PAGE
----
April 8, 2015

NASA Selects Proposals for Ultra-Lightweight Materials for Mars and Beyond (Source: NASA)
NASA has selected three proposals to develop and manufacture ultra-lightweight (ULW) materials for future aerospace vehicles and structures. The proposals will mature advanced technologies that will enable NASA to reduce the mass of spacecraft by 40 percent for deep space exploration. Click here. (4/7)

Blue Origin Plans To Start Suborbital Flight Test This Year (Source: Aviation Week)
Blue Origin has completed acceptance flight tests of its cryogenic BE-3 deep-throttle engine, and plans to begin autonomous flight tests with the reusable New Shepard suborbital human spacecraft it will power later this year. Rob Meyerson, president of the secretive company bankrolled by Amazon.com found Jeff Bezos, said “we’re probably a few years away from selling tickets” on New Shepard, but the completion of acceptance testing was a big hurdle to clear.

The 110,000-lb.-thrust engine can be throttled down to 20,000 lb. thrust for a vertical landing, Meyerson said. New Shepard testing at the company’s facility in West Texas will begin in autonomous mode, with Blue Origin crew eventually occupying the vehicle’s three seats for the initial push to 100 km – the traditional altitude where space is said to begin. Ultimately paying passengers will fly from the Blue Origin site in Van Horn, Texas, either for tourism or research. (4/7)

Ball Protests JPSS Award to Orbital ATK (Source: Space News)
Ball Aerospace and Technologies Corp. is challenging NASA’s surprise award of a contract to build the next three U.S. civilian weather satellites to rival Orbital ATK, a Ball official said. Colorado-based Ball is building the first Joint Polar Satellite System (JPSS) satellite, scheduled for launch in 2017, and built a similar satellite now in operation. As such it was considered the odds-on favorite to win the follow-on contract. (4/7)

Space Launch System to Boost Science with Secondary Payloads (Source: Space Daily)
When NASA's new Space Launch System (SLS) launches on its first flight, it will be doing some serious multi-tasking. Not only will Exploration Mission-1 test the performance of SLS and its integration with the Orion spacecraft - the agency plans to use its massive lift capability to carry nearly a dozen nano-satellites to conduct science experiments beyond low Earth orbit.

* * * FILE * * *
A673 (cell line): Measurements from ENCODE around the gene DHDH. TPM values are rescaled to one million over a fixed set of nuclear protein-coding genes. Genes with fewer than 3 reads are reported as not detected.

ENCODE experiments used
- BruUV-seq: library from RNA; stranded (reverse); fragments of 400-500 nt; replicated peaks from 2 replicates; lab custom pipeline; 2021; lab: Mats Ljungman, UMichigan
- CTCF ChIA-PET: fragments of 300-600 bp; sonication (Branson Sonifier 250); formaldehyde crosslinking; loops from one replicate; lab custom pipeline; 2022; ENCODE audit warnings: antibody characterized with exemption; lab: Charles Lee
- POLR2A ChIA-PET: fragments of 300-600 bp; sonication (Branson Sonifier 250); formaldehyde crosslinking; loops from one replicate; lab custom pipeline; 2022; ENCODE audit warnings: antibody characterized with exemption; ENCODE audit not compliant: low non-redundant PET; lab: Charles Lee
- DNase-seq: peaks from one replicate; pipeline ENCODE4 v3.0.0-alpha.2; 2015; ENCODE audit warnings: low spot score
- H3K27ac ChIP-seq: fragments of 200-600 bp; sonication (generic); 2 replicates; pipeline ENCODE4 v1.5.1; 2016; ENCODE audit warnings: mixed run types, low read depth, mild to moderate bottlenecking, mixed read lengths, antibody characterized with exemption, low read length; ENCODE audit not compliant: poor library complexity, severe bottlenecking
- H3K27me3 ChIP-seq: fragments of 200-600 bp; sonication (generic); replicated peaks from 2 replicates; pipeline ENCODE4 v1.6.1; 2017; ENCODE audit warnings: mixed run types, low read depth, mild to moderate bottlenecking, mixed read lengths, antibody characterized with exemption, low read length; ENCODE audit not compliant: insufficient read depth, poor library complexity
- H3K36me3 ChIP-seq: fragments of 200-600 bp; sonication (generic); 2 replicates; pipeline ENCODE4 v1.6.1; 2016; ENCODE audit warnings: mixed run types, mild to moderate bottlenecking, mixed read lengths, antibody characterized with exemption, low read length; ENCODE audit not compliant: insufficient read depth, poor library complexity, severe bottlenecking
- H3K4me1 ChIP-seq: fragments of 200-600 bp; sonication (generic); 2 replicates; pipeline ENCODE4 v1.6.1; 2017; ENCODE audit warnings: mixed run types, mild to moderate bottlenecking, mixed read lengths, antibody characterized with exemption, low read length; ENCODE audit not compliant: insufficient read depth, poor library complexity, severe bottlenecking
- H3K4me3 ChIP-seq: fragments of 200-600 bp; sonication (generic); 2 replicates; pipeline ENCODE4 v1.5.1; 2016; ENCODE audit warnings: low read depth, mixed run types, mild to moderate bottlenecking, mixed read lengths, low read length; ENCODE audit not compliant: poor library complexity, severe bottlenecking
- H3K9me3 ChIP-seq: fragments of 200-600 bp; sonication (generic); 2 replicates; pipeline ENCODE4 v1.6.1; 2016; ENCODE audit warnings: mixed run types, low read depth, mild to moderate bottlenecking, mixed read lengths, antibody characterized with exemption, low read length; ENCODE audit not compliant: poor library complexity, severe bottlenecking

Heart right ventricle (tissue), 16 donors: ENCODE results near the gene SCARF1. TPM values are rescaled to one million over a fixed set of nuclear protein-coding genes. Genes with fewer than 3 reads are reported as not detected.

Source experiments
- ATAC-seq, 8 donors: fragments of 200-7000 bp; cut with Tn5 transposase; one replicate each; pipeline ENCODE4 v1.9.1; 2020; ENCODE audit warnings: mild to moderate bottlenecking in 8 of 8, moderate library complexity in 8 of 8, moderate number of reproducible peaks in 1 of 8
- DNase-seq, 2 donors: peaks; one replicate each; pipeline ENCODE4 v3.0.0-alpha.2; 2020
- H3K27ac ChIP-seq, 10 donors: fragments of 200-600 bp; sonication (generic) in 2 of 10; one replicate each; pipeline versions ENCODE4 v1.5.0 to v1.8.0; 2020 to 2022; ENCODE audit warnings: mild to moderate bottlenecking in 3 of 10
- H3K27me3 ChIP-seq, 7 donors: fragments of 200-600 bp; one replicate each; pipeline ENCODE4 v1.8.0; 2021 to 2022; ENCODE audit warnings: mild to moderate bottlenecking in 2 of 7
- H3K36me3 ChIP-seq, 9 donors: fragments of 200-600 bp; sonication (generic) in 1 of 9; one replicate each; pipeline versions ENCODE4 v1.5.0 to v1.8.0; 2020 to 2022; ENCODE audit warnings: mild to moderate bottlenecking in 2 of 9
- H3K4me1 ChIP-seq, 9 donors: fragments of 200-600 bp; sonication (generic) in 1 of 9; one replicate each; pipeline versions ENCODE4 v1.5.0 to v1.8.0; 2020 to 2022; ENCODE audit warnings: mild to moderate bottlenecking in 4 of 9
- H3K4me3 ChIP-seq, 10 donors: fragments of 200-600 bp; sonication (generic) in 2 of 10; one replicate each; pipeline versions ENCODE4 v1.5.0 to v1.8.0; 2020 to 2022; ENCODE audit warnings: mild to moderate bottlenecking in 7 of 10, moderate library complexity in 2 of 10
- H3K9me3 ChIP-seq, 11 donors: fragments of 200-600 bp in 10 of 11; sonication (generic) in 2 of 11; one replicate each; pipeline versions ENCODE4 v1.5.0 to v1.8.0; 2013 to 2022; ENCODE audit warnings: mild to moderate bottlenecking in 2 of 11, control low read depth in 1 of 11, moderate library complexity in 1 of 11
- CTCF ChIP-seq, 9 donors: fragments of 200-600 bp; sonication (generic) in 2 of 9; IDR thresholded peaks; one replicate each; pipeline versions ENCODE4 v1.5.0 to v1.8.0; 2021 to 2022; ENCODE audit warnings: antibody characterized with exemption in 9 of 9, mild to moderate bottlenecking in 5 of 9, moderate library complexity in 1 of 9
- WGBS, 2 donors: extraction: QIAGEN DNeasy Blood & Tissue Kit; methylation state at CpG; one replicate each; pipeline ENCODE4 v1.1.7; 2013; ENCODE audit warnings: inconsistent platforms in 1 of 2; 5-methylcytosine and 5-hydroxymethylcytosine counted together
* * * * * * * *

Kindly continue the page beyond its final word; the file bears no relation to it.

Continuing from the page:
NASA's newest rocket will launch Orion on an uncrewed test flight to a distant retrograde orbit around the moon. Tucked inside the stage adapter - the ring connecting Orion to the top propulsion stage of the SLS - will be 11 self-contained small satellites, each about the size of a large shoebox. (4/8)

Seven Surprising Things We Spend More on Than Space Exploration (Source: Vox)
Read enough about space exploration and you detect a common theme: the universe contains all sorts of wonders, but we don't have enough money to properly explore them. We've discovered liquid oceans on several different moons in our solar system, but cuts to NASA's planetary science budge mean we won't be sending probes to them for at least a decade.

Congress has directed NASA to develop the biggest rocket ever, but it's unclear whether there will be money to actually use it once it's finished. It doesn't have to be this way. The price tags for NASA and its various programs might sound big, but put into context they're fairly modest. Here, inspired by the excellent blog Things That Cost More Than Space, are some of the things we routinely spend much more public money on. Click here. (3/24)

The Race to Commercial Space Travel (Source: AFM)
The prospects of commercial space travel were greatly publicised by Virgin Galactic as it prepared to take members of the public (albeit only the very wealthy) on its first commercial sub-orbital flight. We saw images of the spacecraft, heard what the journey might entail, but also bore witness to the fatal crash of SpaceShipTwo. Click here. (4/7)

What to Do With the Final Delta 2 Rocket? (Source: SpaceFlight Now)
With the payload matching game showing no prospects, the final Delta 2 rocket could be headed to the Smithsonian or another museum instead of space. The United Launch Alliance vehicle has flown 153 times since 1989, accumulating 151 successes and currently rides a string of 98 consecutive flawless missions.

Only three vehicles remain in inventory, with NASA the customer for two of them to launch the JPSS 1 weather satellite in 2016 and the ICESat 2 environmental spacecraft in 2017, both from Vandenberg Air Force Base in California. That leaves one rocket up for grabs, but no one appears to have a payload in the class range of the Delta 2 from the sole remaining launch site to polar orbit interested in purchasing the ride.